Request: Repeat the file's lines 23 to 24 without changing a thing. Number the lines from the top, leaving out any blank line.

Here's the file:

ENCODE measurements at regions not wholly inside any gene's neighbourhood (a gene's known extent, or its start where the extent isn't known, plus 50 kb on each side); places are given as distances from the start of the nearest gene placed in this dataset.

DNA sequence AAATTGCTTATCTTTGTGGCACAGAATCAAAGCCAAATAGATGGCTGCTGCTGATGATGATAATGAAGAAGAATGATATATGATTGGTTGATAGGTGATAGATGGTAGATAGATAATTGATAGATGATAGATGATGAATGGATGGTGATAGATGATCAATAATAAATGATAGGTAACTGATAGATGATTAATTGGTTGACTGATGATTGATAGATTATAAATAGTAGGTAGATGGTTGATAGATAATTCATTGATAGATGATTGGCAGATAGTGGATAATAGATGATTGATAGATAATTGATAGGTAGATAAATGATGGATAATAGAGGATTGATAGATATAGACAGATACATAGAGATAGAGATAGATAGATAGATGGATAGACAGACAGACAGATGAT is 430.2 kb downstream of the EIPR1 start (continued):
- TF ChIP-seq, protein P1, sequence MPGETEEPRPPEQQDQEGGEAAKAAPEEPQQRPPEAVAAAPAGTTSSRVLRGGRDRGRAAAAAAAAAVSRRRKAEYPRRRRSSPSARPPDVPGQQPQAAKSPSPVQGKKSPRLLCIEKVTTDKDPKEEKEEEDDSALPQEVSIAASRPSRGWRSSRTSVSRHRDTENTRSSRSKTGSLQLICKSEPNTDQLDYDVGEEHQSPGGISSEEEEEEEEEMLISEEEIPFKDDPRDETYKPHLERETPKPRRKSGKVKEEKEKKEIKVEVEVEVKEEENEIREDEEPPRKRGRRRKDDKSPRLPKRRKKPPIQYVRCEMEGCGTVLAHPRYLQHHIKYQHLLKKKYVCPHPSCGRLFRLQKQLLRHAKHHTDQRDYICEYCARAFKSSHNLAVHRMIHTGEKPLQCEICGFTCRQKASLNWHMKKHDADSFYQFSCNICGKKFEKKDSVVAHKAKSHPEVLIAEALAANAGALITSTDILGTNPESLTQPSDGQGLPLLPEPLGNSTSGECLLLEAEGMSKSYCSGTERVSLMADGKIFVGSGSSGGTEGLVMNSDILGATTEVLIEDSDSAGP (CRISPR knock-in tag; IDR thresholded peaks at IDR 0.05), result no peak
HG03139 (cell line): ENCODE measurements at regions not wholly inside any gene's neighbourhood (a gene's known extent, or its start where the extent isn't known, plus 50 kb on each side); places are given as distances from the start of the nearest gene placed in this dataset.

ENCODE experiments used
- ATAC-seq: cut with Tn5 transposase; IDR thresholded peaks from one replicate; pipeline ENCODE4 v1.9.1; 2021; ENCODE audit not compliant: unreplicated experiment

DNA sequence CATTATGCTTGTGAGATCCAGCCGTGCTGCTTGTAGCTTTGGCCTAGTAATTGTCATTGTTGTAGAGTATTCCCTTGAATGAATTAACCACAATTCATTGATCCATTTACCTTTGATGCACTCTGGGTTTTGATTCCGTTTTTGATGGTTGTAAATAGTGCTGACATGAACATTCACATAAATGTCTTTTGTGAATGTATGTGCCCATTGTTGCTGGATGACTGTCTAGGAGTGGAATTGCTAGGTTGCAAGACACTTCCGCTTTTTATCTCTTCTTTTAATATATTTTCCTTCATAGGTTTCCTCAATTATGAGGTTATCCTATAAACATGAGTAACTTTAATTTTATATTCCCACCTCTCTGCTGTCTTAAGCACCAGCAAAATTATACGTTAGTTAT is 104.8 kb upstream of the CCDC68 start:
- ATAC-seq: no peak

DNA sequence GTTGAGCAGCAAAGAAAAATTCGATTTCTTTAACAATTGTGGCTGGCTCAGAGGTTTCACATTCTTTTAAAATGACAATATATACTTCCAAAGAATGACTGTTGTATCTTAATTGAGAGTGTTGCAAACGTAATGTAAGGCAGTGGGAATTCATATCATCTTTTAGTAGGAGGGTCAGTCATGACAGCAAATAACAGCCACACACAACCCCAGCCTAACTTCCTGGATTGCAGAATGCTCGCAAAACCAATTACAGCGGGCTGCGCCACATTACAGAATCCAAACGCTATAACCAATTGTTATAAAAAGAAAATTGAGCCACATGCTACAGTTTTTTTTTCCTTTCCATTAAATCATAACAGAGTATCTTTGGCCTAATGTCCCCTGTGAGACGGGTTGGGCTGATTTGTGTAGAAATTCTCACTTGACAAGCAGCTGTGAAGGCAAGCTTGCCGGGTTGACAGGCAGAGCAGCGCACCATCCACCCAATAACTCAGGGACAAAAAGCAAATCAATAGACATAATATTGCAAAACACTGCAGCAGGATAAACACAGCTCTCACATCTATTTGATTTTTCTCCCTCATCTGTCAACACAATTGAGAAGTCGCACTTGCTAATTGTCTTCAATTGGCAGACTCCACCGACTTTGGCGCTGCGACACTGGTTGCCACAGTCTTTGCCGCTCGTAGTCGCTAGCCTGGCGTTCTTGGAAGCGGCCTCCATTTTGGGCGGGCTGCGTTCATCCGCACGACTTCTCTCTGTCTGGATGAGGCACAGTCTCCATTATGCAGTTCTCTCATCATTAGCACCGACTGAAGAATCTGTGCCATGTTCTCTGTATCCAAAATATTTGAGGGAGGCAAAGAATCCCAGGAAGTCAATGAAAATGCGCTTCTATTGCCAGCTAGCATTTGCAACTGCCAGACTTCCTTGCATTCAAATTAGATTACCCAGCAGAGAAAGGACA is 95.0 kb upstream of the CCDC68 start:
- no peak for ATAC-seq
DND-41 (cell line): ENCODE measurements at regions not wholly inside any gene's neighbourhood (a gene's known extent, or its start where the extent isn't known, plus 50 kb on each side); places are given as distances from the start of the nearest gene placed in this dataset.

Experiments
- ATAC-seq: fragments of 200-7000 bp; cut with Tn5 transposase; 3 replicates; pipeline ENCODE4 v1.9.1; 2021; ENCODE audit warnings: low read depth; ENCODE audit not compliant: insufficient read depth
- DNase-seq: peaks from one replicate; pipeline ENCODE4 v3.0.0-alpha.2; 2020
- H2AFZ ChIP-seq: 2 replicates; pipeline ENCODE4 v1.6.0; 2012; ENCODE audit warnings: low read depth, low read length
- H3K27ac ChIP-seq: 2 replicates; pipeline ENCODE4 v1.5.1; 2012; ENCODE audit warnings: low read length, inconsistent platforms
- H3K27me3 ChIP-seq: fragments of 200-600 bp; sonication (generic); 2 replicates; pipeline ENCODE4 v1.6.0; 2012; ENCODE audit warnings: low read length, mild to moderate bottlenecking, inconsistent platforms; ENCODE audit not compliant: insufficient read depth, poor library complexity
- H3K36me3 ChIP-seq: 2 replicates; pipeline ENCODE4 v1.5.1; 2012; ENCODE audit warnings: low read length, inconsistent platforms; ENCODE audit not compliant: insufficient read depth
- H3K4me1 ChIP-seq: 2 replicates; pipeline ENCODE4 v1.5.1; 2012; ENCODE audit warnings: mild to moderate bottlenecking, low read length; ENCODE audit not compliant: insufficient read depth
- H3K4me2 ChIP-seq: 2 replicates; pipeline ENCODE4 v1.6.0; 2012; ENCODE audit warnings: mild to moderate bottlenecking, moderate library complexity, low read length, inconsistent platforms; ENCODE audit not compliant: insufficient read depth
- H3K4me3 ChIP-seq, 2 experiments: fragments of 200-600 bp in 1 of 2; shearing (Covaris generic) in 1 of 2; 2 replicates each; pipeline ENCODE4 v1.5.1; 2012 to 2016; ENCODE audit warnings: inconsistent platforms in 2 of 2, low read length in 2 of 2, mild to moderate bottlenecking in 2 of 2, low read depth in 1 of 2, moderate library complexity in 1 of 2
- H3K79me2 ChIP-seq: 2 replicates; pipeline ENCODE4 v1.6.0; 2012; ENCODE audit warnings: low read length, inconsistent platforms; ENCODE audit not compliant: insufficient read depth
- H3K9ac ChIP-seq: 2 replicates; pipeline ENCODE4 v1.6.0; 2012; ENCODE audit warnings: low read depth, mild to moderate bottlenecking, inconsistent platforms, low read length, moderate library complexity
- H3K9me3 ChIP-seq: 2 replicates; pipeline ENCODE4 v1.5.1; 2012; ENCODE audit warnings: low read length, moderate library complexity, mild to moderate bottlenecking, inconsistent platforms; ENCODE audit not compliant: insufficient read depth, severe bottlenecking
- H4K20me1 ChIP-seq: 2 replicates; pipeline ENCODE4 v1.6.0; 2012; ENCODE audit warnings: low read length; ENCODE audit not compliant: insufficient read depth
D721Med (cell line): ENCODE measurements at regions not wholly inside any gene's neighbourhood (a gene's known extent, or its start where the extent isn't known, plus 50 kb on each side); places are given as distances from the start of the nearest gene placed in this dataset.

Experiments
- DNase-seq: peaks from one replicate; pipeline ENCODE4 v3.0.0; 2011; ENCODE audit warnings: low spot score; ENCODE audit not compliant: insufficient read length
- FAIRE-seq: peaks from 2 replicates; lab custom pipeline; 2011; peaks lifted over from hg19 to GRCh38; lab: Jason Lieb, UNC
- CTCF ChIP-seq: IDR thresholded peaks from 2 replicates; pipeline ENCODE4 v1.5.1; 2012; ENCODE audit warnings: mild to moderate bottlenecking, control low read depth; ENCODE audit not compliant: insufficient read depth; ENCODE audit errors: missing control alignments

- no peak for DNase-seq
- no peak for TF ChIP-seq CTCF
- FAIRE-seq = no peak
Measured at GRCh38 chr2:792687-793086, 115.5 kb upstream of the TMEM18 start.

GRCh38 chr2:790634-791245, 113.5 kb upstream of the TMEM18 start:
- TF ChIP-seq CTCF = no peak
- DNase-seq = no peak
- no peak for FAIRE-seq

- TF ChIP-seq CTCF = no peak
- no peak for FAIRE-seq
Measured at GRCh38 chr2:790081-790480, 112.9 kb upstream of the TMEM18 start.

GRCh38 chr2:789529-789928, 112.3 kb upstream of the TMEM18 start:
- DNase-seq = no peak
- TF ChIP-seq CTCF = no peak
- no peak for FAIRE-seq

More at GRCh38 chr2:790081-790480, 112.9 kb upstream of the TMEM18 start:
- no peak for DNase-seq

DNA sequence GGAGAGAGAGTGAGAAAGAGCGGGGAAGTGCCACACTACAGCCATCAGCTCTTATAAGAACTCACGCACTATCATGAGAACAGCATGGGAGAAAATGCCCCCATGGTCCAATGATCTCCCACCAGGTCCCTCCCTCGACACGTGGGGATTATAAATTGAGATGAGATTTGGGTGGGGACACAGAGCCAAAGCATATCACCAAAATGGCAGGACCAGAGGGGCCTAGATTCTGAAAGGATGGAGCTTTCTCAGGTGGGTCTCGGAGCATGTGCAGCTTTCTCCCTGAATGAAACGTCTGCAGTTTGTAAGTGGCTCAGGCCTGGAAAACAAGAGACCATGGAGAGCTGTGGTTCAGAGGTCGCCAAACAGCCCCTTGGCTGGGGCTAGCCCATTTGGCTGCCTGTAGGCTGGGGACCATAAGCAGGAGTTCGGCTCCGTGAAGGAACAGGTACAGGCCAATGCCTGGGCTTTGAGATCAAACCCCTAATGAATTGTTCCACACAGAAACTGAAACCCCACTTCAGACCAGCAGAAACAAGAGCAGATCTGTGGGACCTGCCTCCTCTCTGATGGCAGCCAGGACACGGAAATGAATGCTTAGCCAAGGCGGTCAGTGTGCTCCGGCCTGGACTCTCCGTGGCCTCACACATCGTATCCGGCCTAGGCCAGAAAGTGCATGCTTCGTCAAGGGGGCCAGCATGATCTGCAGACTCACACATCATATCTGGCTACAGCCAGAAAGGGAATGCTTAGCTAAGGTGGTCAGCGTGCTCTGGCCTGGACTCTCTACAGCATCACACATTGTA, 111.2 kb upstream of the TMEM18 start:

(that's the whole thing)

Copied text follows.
- H3K9ac ChIP-seq: 2 replicates; pipeline ENCODE4 v1.6.0; 2012; ENCODE audit warnings: low read depth, mild to moderate bottlenecking, inconsistent platforms, low read length, moderate library complexity
- H3K9me3 ChIP-seq: 2 replicates; pipeline ENCODE4 v1.5.1; 2012; ENCODE audit warnings: low read length, moderate library complexity, mild to moderate bottlenecking, inconsistent platforms; ENCODE audit not compliant: insufficient read depth, severe bottlenecking